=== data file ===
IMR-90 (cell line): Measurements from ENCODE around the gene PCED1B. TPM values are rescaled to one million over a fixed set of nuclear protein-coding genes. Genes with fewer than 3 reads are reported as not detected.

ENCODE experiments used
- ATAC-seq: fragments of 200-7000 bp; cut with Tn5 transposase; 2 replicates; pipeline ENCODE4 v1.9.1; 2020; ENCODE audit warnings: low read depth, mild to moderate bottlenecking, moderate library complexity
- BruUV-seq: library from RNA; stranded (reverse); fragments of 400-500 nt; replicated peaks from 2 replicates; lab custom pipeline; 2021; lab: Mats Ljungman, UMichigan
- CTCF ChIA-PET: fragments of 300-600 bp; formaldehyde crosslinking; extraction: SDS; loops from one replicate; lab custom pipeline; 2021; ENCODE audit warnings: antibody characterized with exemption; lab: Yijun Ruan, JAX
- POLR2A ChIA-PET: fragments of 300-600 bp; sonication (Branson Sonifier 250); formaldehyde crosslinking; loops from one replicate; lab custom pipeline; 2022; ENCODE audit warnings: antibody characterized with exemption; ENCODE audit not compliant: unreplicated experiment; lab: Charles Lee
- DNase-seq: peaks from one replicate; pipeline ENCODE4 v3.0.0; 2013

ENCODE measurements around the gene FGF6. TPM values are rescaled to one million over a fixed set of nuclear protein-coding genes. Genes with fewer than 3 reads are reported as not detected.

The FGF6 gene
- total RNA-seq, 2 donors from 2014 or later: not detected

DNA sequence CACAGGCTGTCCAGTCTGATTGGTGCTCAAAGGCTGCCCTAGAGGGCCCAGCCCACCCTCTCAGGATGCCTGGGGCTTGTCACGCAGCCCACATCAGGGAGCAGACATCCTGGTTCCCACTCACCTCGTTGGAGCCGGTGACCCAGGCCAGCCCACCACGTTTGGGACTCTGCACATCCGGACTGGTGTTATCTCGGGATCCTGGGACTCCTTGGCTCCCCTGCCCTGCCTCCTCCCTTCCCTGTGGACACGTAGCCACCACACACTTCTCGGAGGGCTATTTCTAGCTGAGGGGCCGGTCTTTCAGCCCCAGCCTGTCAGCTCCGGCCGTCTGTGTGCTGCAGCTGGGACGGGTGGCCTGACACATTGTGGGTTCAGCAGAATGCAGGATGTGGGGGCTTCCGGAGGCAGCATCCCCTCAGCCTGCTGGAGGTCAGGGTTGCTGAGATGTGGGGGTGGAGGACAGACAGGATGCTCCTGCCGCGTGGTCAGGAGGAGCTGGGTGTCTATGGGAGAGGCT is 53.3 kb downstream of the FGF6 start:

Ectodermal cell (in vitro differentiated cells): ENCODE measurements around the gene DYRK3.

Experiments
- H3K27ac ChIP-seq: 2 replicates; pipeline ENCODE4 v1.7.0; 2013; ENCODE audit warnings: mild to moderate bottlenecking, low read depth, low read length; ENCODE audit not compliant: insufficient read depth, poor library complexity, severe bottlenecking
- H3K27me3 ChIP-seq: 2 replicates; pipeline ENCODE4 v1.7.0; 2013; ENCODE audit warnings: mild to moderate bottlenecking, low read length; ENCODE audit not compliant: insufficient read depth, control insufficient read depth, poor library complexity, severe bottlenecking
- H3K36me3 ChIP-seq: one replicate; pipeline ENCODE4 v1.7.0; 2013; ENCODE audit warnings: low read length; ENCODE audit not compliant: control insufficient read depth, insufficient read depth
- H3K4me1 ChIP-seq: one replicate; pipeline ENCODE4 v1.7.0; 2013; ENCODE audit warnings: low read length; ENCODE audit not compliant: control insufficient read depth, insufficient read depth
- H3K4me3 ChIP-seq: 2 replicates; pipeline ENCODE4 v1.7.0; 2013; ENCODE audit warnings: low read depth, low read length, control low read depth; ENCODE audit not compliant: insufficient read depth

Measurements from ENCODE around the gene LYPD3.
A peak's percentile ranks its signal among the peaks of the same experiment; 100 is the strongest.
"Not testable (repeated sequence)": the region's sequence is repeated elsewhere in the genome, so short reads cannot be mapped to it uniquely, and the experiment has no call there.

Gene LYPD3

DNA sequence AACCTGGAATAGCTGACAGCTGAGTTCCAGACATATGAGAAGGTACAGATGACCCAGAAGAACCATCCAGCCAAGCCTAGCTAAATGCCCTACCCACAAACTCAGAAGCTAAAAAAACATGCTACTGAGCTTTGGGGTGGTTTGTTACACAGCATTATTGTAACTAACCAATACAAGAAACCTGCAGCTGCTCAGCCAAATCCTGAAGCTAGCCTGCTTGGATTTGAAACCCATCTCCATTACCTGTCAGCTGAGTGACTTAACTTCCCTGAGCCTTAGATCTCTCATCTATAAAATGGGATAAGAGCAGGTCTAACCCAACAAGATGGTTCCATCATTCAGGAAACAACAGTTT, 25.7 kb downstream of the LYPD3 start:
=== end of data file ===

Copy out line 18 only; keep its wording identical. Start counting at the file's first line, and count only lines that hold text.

- H3K4me3 ChIP-seq: 2 replicates; pipeline ENCODE4 v1.7.0; 2013; ENCODE audit warnings: low read depth, low read length, control low read depth; ENCODE audit not compliant: insufficient read depth